New Home Sales Slip Slightly Lower But Remain 32% Above 2019’s Level

A happy family on the veranda of their house looks at the summer landscape.
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Sales of new homes in the U.S. unexpectedly tumbled 3.5 percent in September to a seasonally adjusted annual rate of 959,000, data released Monday showed.

Despite the monthly decline, sales are up 32.1 percent above the year ago level, the data from the Census Bureau and the Department of Housing and Urban Development show.

August’s figures were revised down to an annual pace of 994,000 from 1.011 million.

The numbers fell short of projections by economists. The consensus forecast was for sales to come in above one million.

Extremely low mortgage rates and a surge in demand for single-family homes has lifted the residential real estate market this year. Demand for commercial properties, from offices to rental apartments, is down in many big cities as remote working, closed schools, rising murders, and shuttered urban amenities have sent Americans searching for houses in the suburbs.

New homes account for about 14 percent of the housing market. But because homebuilding is labor-intensive and new homes need to be outfitted with consumer goods, the category punches above its weight-class when it comes to the broader economy.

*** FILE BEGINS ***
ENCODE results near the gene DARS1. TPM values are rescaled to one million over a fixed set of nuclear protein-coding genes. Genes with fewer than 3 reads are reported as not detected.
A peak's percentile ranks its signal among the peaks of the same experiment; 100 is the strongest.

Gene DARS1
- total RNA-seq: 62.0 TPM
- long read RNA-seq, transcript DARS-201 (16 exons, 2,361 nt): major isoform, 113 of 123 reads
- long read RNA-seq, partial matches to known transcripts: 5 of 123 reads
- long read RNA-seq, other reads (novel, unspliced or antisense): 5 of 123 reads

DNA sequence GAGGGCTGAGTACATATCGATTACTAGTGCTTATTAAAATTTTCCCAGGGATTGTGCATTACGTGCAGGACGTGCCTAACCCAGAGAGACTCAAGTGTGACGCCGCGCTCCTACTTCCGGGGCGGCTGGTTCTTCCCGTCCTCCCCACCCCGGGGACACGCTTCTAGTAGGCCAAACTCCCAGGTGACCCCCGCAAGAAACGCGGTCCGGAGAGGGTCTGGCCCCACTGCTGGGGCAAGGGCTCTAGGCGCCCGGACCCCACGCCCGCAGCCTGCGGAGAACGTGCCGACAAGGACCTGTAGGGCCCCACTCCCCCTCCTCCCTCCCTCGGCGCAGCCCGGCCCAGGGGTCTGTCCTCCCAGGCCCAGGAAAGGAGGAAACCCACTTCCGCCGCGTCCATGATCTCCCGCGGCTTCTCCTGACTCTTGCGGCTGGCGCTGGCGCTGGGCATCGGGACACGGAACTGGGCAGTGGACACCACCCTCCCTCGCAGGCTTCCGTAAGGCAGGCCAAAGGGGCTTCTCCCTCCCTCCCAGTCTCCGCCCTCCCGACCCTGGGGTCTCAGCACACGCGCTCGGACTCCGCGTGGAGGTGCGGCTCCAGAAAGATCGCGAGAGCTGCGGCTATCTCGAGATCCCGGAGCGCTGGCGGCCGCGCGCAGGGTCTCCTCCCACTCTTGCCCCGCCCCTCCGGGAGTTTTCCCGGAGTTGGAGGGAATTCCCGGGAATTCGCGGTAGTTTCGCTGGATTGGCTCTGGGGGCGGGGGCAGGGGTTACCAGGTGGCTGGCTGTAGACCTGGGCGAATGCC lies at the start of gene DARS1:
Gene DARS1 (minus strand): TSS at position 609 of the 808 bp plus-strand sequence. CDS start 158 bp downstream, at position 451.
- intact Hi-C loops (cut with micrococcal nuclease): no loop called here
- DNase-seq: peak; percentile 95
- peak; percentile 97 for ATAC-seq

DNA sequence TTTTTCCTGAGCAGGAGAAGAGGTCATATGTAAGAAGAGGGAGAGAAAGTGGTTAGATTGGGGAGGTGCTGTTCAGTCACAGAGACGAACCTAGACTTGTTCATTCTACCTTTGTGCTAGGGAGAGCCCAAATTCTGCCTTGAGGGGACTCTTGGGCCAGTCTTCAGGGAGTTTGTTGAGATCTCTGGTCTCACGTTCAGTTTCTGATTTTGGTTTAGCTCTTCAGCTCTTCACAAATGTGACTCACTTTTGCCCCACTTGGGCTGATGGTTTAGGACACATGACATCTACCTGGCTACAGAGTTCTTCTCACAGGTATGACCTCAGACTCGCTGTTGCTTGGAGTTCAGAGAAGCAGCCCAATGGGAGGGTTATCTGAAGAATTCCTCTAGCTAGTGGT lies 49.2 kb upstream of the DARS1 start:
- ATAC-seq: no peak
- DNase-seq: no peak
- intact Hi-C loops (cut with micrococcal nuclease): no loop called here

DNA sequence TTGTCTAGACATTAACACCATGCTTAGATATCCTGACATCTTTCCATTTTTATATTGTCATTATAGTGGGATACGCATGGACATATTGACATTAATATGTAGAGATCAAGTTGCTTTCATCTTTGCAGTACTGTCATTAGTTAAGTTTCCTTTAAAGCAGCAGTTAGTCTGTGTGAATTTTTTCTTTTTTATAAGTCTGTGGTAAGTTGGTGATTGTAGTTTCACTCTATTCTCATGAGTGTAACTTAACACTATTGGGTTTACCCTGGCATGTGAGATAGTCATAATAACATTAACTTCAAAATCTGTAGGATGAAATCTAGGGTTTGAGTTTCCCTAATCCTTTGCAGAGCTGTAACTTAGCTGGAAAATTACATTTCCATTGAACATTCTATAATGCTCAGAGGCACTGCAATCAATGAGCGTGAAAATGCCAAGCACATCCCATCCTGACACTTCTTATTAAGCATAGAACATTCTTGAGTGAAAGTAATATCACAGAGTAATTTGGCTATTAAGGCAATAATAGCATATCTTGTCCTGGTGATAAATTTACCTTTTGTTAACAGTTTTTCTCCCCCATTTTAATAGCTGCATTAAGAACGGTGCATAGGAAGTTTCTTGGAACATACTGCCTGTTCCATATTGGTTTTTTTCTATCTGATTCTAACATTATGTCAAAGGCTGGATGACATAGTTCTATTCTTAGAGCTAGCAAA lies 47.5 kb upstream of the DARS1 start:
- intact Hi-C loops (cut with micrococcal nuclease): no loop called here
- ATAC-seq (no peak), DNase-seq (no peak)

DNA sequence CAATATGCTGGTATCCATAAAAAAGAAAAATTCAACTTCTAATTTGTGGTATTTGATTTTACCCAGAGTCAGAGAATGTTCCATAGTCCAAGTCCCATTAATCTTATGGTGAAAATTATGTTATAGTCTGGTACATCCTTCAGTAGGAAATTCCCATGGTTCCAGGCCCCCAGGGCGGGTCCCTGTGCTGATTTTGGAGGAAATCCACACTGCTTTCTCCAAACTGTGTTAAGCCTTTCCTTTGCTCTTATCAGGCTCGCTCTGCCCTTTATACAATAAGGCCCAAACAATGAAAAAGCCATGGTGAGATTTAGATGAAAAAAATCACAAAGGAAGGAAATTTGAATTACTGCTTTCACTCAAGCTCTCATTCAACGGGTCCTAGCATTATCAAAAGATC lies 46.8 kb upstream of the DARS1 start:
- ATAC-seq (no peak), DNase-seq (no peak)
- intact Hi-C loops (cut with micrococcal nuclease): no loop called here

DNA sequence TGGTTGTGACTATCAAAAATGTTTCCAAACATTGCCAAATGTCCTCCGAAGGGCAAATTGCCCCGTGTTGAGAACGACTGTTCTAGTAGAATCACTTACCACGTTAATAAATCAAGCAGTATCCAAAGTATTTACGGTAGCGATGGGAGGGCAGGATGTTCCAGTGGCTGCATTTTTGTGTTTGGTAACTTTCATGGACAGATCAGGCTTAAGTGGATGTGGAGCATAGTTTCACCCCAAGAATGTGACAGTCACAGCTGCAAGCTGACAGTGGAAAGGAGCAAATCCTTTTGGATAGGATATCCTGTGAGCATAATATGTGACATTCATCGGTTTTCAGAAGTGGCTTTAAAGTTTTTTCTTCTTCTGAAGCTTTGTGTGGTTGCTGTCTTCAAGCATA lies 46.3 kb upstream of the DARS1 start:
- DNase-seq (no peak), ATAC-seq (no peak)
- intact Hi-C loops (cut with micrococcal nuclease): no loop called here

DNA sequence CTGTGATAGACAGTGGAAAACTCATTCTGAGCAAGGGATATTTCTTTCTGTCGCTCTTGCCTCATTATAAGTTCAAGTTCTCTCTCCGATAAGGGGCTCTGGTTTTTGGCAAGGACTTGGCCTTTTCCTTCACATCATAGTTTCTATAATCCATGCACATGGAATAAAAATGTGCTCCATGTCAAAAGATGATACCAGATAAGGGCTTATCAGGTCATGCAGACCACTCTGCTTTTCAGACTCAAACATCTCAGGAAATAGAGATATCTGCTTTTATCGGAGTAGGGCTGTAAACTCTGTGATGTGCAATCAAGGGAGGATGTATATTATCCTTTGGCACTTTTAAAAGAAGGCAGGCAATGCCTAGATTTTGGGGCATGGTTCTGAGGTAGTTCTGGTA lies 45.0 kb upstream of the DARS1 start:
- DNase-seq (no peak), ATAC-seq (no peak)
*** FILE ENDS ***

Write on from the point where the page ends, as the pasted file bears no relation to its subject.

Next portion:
The median selling price rose 3.5 percent from a year earlier to $326,800, an indication that demand for new homes remains very high. Supply has struggled to catch up with demand for homes after the building industry shutdown across much of the country this spring. A shortage of existing homes on the market is pushing some buyers into the new home market.

The supply of new homes moved up a bit, indicating some easing of the extremely tight buying conditions seen over the summer. At the current pace of sales,  there are 3.6 months worth of new homes on the market, up from 3.4 in August. The August figure was the lowest ever recorded in data going back to 1963.

Purchases fell 4.7 percent in the South, 4.1 percent in the Midwest, and 28.9 percent in the Northeast, the smallest and most volatile of the four regions. Sales rose 3.8 percent in the West.


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